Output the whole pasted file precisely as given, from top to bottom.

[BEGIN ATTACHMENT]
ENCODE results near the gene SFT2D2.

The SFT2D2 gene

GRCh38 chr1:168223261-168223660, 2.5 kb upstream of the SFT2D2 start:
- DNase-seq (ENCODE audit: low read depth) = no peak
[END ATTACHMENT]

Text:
ENCODE results near the gene SFT2D2.

The SFT2D2 gene

GRCh38 chr1:168223261-168223660, 2.5 kb upstream of the SFT2D2 start:
- DNase-seq (ENCODE audit: low read depth) = no peak